RNC Condemns AP Exam’s ‘Radically Revisionist View’ Of U.S. History

The Republican National Committee on Friday denounced the College Board’s new framework for the AP U.S. History exam for its “consistently negative view of American history.”

The committee adopted a resolution during its summer meeting in Chicago condemning the exam’s new framework, according to Education Week.

In the resolution, the RNC slams the College Board’s “radically revisionist view of American history that emphasizes negative aspects of our nation’s history while omitting or minimizing positive aspects.”

The committee takes issue with the course’s minimal coverage of of the Founding Fathers and decision to exclude information on U.S. military commanders and battles. The RNC also claims that the College Board presents a “biased and inaccurate view” of events like the motivations of the 17th century American settlers and U.S. involvement in World War II.

The RNC demanded that the College Board delay the new course framework by at least a year and draw up a new plan. They are also asking Congress to investigate the course.

Following the resolution, two conservative groups, American Principles in Action and Concerned Women for America, sent an open letter to the College Board asking that the new framework be delayed.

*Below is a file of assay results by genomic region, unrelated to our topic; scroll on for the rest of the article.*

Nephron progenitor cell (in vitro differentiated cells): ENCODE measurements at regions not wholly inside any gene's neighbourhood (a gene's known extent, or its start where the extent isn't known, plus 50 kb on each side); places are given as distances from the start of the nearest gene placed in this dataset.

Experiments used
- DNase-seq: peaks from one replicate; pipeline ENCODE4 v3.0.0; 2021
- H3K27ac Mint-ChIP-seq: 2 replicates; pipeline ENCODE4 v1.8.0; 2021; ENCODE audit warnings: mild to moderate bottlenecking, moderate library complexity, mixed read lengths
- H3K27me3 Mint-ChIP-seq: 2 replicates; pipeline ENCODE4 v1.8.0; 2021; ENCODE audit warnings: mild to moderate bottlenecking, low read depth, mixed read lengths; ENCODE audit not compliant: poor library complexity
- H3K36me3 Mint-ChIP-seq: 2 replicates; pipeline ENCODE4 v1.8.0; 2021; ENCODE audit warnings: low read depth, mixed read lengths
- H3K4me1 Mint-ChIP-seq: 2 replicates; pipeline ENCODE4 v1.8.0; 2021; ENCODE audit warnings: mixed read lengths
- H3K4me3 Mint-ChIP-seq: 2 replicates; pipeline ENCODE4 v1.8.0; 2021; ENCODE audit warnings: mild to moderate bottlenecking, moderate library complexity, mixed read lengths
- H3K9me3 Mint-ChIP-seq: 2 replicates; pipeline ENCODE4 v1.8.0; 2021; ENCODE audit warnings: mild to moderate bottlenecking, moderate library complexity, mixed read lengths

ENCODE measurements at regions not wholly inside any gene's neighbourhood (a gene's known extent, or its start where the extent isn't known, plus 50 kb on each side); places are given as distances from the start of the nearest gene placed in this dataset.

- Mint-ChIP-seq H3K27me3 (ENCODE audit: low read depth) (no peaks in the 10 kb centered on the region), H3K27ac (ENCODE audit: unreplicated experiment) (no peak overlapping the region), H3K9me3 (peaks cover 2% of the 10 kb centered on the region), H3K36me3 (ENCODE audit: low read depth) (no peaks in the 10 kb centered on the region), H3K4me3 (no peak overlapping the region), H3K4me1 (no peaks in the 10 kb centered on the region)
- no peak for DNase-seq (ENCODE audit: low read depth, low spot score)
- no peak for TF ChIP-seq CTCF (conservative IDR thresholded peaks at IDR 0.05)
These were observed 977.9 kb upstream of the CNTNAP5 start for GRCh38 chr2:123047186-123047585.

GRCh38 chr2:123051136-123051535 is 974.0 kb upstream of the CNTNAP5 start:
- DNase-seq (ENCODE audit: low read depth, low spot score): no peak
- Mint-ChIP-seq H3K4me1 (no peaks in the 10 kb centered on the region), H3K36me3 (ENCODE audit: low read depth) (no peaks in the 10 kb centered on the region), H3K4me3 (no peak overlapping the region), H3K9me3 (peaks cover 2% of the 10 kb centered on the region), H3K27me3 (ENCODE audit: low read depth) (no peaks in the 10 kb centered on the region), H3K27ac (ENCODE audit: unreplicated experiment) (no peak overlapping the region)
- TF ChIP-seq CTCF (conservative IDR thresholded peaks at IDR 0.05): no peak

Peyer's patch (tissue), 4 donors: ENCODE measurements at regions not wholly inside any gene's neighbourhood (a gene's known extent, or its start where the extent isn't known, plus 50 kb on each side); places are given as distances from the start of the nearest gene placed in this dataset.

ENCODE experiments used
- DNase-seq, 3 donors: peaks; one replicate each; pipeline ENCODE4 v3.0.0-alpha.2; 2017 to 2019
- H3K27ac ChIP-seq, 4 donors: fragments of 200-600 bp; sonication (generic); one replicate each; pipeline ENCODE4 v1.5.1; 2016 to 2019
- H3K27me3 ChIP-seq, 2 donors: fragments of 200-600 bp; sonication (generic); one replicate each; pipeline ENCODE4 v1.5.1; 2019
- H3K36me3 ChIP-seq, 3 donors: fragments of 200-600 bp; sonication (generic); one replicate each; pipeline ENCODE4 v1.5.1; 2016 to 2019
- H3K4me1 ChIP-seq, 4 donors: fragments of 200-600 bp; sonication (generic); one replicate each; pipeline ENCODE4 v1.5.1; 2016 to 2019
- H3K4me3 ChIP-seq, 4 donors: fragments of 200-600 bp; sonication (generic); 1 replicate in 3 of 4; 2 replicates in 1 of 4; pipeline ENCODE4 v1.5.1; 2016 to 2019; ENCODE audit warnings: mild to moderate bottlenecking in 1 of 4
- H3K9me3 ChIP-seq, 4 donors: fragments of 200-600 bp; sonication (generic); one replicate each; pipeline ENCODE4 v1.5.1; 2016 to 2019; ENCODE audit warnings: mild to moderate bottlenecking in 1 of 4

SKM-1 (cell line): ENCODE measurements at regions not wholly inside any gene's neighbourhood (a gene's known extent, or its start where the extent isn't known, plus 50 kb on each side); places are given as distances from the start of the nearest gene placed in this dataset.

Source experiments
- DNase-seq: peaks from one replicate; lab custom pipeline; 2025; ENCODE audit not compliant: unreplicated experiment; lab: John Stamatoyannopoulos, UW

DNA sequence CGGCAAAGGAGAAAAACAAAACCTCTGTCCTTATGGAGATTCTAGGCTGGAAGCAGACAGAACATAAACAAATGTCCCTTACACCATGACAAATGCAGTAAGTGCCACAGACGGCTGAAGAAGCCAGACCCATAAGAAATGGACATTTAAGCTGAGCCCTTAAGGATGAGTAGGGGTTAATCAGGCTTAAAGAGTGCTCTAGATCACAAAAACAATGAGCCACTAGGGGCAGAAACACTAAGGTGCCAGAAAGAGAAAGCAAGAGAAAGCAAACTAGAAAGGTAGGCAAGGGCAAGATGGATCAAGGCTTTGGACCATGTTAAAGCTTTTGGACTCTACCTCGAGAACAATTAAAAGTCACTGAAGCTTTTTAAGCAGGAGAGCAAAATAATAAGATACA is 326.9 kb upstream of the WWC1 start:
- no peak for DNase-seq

In the letter, the groups criticize the course’s negative view of American history.

“Instead of striving to build a ‘City upon a Hill,’ as generations of students have been taught, the colonists are portrayed as bigots who developed ‘a rigid racial hierarchy’ that was in turn derived from ‘a strong belief in British racial and cultural superiority,'” the letter reads. “The new Framework continues its theme of oppression and conflict by reinterpreting Manifest Destiny from a belief that America had a mission to spread democracy and new technologies across the continent to something that ‘was built on a belief in white racial superiority and a sense of American cultural superiority.'”

In the letter, conservatives also take issue with the omission of certain state history standards, including “181 post-Civil War items required by the Texas Standards.”

College Board spokeswoman Carly Lindauer told Education Week that college faculty and high school AP teachers support the new curriculum and said that it was “built to be flexible.”

“The new course emphasizes the American founding documents and their essential role in our nation’s history, and recognizes American heroism, courage, and innovation. College Board leaders continue to meet with individuals who have concerns about the redesign to listen and receive feedback,” she said.

In response to the pushback, College Board President David Coleman released a AP US History practice exam. He also announced that College Board would release an updated version of the framework, according to the Daily Caller.

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